The clarion voice of our gallant Colonel rings out the command, “attention – forward, double quick, march,” and we file down across the field, near the woods, forward into line, and march shoulder to shoulder into the thick underbrush, about thirty rods, and cover the safe retreat of the piece. We continue, and advance still farther into the woods, when, on reaching the edge of a deep gully, a murderous fire opens upon us, which brings to the ground several of our brave fellows, and wounded others. We returned the fire, and at the command we fell on our faces, and loaded and fired in this position until it became apparent that we were fighting against immense odds, and a concealed foe who knows our position, while we are ignorant of theirs. Still the Col. cheered us on, and our boys poured in their volleys in the direction of their reports. A heavy body of cavalry, stationed near to cover our retreat, if forced into one, gallops away, to avoid the deadly volleys from the concealed battery, which pass through our ranks, when one of the line officers, through a mistake, gives out the word that the Colonel has ordered a retreat, when the regiment, except the two right companies and part of the third, breaks and flees in great confusion, running down the Colonel, Major, and Adjutant, who again and again try to rally them, but in vain.

The mistaken command allows the line to break, and once broken and in confusion, with the volleys from the enemy’s infantry and battery pouring in, a panic seems to seize the men, and rally, except when entirely out of danger, is evidently an impossibility.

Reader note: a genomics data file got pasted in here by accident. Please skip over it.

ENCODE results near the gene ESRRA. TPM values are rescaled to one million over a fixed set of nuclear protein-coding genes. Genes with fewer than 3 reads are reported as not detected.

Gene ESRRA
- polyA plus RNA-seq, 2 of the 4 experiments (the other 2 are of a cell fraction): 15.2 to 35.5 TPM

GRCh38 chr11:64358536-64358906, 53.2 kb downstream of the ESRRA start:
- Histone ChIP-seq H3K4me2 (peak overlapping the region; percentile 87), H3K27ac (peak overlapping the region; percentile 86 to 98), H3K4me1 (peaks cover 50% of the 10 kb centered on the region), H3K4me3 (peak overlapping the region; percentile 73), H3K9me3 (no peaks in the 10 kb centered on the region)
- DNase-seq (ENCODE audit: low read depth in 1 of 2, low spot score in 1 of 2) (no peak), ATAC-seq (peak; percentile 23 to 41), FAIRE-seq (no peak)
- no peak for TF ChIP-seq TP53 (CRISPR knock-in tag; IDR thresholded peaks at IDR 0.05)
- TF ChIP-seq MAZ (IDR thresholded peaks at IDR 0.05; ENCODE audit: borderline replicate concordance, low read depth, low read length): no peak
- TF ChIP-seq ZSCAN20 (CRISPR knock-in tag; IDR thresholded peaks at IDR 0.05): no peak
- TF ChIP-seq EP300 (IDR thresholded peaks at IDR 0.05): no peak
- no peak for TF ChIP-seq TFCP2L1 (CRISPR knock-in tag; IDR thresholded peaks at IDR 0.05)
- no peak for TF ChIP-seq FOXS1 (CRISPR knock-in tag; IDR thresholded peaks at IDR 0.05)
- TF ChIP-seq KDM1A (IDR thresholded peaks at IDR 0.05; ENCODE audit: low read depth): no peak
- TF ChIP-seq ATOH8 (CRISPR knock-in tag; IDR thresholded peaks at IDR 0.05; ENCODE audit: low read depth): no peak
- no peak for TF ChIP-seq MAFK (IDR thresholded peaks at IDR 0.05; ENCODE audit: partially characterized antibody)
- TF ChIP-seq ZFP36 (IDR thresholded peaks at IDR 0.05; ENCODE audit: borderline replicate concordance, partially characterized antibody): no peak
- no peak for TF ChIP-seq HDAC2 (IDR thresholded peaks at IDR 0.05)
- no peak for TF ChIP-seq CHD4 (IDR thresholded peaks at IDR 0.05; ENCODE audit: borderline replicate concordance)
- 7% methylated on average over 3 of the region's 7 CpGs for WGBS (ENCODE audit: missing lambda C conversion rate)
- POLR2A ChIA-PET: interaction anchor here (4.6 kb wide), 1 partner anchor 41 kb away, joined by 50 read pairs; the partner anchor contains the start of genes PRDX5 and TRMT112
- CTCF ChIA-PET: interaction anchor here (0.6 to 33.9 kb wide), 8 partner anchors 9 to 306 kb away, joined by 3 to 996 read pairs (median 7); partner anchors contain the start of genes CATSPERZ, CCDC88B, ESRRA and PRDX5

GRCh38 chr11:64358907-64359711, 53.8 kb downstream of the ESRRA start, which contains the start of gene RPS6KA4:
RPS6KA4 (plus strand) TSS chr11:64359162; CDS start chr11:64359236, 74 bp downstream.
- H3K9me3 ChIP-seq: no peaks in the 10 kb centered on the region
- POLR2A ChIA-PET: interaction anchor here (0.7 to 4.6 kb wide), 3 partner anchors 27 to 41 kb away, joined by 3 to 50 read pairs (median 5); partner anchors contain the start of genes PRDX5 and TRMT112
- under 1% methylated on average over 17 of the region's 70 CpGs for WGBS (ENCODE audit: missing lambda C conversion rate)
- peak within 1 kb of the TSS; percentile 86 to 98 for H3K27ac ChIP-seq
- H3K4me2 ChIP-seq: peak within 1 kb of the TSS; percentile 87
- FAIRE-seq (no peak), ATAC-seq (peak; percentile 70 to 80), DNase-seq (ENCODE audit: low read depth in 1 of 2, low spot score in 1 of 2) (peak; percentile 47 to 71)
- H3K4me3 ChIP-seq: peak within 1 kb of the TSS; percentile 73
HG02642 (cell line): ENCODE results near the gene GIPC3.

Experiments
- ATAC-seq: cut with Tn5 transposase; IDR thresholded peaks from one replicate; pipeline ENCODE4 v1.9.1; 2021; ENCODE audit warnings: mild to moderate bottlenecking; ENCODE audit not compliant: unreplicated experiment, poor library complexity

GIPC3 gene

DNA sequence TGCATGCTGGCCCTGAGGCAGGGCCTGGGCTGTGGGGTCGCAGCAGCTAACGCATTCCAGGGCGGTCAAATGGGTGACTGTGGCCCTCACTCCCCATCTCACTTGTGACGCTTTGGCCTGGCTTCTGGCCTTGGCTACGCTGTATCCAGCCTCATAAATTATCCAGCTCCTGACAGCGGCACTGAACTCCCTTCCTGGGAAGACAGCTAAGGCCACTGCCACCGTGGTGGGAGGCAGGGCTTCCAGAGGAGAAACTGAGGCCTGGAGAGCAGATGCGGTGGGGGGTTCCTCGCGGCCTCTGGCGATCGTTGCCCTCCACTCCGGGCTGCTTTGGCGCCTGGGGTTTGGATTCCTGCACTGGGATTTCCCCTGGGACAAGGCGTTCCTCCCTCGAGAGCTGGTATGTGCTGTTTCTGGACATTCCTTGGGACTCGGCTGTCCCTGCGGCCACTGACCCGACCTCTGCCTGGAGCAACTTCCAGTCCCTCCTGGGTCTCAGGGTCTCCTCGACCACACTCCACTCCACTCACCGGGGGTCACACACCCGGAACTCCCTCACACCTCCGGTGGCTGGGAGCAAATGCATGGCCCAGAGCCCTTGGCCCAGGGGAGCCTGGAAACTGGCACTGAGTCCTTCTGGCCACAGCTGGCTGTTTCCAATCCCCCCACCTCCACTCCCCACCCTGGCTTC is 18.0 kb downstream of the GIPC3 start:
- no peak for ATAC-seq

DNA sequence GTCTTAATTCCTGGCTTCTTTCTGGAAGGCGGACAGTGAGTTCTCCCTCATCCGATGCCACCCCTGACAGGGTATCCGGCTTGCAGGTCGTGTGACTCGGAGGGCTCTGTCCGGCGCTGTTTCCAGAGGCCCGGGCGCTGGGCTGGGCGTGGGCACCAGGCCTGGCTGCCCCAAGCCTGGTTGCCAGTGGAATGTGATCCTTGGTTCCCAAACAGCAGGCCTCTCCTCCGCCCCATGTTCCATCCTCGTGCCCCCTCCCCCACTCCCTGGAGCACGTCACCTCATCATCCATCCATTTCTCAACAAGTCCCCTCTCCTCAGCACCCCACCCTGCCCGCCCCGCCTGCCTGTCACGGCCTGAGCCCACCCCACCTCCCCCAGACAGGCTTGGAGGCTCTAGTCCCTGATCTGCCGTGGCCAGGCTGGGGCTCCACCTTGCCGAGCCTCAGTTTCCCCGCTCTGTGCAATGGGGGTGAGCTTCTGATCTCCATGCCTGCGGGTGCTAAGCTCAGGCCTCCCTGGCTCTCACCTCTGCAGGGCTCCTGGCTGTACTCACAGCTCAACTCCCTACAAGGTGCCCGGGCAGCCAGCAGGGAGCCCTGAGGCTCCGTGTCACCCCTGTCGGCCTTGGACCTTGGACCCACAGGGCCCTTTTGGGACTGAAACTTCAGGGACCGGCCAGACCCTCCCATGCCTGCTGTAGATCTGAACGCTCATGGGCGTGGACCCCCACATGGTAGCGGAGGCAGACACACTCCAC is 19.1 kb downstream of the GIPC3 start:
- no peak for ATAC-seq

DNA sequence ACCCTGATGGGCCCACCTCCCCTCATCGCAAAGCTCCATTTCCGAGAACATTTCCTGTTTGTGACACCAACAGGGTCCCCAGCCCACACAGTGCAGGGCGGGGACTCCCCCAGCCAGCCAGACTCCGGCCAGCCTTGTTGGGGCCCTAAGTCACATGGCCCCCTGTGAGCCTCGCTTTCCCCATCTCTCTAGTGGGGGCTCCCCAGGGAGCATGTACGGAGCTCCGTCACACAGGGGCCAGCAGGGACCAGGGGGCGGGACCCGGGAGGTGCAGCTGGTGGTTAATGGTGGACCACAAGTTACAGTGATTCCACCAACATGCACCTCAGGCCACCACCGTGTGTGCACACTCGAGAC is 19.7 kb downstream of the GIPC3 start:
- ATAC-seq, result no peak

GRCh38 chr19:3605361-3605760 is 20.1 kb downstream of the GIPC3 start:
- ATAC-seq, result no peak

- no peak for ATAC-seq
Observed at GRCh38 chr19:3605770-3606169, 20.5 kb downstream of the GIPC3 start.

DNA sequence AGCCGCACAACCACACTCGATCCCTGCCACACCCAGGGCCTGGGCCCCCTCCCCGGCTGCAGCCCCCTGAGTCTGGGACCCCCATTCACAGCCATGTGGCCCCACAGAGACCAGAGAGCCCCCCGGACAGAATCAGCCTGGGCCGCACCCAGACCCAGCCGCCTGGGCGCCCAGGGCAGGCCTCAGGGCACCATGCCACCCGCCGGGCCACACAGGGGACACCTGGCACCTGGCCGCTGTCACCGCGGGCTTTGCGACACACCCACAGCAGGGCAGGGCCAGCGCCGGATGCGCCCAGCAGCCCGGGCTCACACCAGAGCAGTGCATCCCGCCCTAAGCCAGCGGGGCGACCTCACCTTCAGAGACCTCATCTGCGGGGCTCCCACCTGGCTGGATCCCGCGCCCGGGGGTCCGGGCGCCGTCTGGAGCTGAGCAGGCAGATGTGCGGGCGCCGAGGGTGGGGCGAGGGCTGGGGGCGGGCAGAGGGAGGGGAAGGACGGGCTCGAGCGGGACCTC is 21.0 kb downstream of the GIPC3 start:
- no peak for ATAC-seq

Company A, Capt. Church, company I, and part of company E, Capt. Brower, stand their ground, and continue to return the fire of the enemy. At this time Lieut. Upton, aid of Gen. Tyler, rides up to us, and exageratedly praises our bravery, and cheers us to the work. He evinces wonderful coolness and bravery, and tells us he too is of New York, (Batavia) and her sons should not flinch before the rebels, who were perhaps the treacherous South Carolinians. One of the Captains ask him what we shall do; whether to stay, and risk a charge and capture, or retire, so as to be covered by our cannon. He replies that he will report our condition to the General, and return to us, and wheels on his horse and gallops away. We continue our fire until that of the enemy ceases, when, supposing they are preparing to charge us in force, we arise, “bout face,” “right dress,” and “forward, guide right,” till we emerge from the bushes and woods, where we halt, and Col Richardson rides up to us and tells us to stand till further orders. Soon adjutant Titus comes, and orders us back to our first position before the attack. The balance of the regiment form on us, and at nightfall we retire a couple of miles, and encamp.

A host of incidents occurred during the day, which I have not time to mention. The attack was a trying ordeal for our raw troops, and army officers say that no regiment of regulars would have stood longer than did ours; though Gen. Tyler censured our Colonel for our retreat. Army regulations will not allow me to safely speak as I think of the management of the General in command, but it will be sifted.